Page:The Kiss and its History.djvu/117

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THE KISS OF PEACE

met with in mediæval Spanish, where paz has also the meaning of "kiss." In an ancient romance which relates how Fernando dubbed the Cid a knight, it says at the end, "He buckled a sword on his waist, and gave him 'peace' (i.e., a kiss) on the mouth":

El rey le ciñó la espada
Paz en la boca le ha dado.

The holy kiss occurs even in the early Christian love-feasts, the so-called ἀγαπαί, and indeed was often exchanged in the church itself by all the faithful without regard to sex, which gave the heathen cause for scandal, and its use was restricted so that only men kissed men, and women, women.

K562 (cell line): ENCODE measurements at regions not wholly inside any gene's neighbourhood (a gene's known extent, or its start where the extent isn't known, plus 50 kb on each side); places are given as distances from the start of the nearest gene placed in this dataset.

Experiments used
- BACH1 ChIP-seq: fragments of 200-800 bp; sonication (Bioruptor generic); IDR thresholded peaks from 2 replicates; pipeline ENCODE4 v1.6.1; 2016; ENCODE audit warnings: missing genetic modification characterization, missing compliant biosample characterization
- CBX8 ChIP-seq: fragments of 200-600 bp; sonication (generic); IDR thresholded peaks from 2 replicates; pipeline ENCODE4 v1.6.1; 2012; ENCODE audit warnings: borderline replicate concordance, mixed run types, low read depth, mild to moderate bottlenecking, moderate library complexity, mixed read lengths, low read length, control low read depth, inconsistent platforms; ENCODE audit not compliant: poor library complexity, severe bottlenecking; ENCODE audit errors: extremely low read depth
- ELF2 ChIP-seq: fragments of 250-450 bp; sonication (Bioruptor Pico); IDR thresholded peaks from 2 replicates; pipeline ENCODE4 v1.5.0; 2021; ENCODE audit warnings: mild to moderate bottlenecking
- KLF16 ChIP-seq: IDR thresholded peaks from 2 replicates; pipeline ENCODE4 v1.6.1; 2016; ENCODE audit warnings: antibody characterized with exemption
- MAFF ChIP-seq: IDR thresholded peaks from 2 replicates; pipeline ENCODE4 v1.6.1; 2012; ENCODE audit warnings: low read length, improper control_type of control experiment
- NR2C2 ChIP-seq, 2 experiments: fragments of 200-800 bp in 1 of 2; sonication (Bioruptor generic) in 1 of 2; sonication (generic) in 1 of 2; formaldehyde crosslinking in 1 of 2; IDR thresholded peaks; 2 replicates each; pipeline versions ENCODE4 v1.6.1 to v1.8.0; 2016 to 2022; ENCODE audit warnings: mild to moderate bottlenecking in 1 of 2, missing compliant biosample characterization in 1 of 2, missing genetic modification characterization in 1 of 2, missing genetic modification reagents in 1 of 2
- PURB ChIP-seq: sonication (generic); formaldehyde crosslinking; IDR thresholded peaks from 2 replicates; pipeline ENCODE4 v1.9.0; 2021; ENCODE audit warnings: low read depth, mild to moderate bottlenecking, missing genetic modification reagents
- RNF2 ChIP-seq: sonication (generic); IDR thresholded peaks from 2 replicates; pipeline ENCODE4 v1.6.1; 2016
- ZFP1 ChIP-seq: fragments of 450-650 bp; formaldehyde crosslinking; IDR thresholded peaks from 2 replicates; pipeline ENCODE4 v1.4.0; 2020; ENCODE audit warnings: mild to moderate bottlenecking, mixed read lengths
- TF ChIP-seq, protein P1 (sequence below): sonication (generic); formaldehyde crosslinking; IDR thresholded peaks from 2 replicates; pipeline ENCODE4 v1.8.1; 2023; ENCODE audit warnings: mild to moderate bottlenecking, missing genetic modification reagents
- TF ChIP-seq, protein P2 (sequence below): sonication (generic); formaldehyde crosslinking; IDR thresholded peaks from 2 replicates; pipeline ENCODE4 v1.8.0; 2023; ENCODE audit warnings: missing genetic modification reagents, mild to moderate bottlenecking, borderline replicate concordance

The kiss of peace was in vogue in France down to the thirteenth century. We find it in the story about a very unpleasant incident to which Queen Margaret, the wife of St Louis, was exposed. One day when she was in church and the kiss of peace was to be imparted, she saw close beside her a woman in splendid apparel, and taking the latter to be a lady of rank, she gave her the kiss of peace. It turned out, however, that the queen had made a mistake; she had kissed